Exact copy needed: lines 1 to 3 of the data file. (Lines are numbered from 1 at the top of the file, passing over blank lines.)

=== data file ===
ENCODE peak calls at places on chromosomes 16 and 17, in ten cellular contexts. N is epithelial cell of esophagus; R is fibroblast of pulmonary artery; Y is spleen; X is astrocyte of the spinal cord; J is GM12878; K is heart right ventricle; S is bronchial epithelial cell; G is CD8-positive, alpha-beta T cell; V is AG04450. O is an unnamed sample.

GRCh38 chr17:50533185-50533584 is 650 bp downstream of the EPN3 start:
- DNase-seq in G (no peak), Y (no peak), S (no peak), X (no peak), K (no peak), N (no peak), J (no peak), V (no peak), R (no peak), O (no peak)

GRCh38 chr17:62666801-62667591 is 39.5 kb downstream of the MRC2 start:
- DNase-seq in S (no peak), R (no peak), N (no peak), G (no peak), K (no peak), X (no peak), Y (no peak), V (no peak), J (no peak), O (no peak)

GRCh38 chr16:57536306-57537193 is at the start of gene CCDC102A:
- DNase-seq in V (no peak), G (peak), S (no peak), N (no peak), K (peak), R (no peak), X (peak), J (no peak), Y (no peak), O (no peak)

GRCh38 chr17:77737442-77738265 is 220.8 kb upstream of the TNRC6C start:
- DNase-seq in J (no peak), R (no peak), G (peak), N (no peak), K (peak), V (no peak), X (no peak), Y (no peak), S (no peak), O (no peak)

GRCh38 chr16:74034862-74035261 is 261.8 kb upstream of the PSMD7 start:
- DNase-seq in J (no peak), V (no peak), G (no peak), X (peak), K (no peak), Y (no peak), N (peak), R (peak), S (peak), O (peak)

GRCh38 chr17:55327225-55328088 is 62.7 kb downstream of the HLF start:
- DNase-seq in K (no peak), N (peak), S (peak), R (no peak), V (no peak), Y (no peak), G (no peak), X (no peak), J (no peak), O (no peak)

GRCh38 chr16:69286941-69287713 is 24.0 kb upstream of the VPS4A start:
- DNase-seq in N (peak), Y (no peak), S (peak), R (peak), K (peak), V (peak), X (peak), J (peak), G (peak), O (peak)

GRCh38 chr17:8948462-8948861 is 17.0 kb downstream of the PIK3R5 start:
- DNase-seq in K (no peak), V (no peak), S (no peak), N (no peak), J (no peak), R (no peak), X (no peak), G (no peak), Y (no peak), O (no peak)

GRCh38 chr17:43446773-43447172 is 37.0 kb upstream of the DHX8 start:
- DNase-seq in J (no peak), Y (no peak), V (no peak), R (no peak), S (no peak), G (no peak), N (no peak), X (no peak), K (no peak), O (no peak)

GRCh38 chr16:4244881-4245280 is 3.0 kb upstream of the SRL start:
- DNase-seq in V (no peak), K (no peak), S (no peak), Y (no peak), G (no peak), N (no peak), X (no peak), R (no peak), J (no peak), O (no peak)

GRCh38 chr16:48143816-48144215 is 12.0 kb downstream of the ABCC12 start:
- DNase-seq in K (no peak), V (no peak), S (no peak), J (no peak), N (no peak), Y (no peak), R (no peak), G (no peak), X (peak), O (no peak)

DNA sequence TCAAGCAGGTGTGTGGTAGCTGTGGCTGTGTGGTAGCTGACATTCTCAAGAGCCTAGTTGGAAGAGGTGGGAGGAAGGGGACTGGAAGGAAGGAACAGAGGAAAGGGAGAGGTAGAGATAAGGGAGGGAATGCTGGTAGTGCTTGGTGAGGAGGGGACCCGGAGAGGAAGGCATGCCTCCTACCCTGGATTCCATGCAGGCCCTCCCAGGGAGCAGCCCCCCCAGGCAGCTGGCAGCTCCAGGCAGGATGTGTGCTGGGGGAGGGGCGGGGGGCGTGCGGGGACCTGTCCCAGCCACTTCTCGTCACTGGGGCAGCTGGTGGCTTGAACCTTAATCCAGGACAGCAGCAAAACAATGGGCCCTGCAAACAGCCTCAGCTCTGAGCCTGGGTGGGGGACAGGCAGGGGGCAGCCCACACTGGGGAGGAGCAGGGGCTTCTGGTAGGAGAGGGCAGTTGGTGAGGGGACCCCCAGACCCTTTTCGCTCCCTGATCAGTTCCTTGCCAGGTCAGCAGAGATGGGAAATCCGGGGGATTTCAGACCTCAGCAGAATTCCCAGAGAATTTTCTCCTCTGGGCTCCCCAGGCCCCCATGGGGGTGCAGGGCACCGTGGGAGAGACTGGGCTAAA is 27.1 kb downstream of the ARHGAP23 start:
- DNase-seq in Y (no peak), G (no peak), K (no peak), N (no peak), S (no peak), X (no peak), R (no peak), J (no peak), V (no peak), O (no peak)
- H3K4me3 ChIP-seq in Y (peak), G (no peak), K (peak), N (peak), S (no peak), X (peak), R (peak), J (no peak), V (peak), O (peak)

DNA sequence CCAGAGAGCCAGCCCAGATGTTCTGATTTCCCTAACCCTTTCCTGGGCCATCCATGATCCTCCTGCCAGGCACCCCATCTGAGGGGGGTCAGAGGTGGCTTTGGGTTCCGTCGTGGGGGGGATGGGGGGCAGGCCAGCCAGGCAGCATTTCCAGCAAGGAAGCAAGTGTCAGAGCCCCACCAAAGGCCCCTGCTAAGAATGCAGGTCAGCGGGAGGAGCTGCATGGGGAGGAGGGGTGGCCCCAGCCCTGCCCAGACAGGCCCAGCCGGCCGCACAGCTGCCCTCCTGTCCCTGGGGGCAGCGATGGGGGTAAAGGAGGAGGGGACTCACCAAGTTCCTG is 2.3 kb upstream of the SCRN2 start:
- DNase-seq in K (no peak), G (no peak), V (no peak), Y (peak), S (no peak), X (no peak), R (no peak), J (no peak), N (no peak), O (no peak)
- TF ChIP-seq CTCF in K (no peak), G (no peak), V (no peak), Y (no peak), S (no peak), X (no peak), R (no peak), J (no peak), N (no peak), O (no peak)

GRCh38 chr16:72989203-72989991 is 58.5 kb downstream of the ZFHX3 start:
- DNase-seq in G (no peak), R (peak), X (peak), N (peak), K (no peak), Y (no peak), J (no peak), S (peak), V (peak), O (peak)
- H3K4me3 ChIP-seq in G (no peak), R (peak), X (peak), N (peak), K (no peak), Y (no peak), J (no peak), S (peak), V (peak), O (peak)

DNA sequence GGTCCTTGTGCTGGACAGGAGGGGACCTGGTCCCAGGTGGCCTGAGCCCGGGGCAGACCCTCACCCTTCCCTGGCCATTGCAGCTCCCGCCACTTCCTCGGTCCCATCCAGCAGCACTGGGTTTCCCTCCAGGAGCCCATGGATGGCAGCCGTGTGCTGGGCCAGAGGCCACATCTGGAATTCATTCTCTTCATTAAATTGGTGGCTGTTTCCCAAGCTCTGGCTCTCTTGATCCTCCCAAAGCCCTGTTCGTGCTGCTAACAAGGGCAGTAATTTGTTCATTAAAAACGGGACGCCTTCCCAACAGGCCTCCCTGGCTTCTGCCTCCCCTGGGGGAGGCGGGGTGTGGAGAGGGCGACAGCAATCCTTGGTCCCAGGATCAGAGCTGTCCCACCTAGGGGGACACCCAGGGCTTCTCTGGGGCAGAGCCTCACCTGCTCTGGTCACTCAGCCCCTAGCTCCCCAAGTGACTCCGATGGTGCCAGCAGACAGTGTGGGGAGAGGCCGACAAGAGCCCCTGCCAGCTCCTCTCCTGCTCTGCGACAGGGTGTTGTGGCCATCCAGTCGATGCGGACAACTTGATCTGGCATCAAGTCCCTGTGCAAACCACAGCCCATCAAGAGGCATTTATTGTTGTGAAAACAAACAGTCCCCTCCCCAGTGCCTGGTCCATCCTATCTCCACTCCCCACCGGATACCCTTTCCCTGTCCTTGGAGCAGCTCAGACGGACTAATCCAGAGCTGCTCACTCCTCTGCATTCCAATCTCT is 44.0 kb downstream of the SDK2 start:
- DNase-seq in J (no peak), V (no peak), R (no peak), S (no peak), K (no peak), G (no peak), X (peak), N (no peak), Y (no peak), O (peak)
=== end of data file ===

ENCODE peak calls at places on chromosomes 16 and 17, in ten cellular contexts. N is epithelial cell of esophagus; R is fibroblast of pulmonary artery; Y is spleen; X is astrocyte of the spinal cord; J is GM12878; K is heart right ventricle; S is bronchial epithelial cell; G is CD8-positive, alpha-beta T cell; V is AG04450. O is an unnamed sample.

GRCh38 chr17:50533185-50533584 is 650 bp downstream of the EPN3 start:
- DNase-seq in G (no peak), Y (no peak), S (no peak), X (no peak), K (no peak), N (no peak), J (no peak), V (no peak), R (no peak), O (no peak)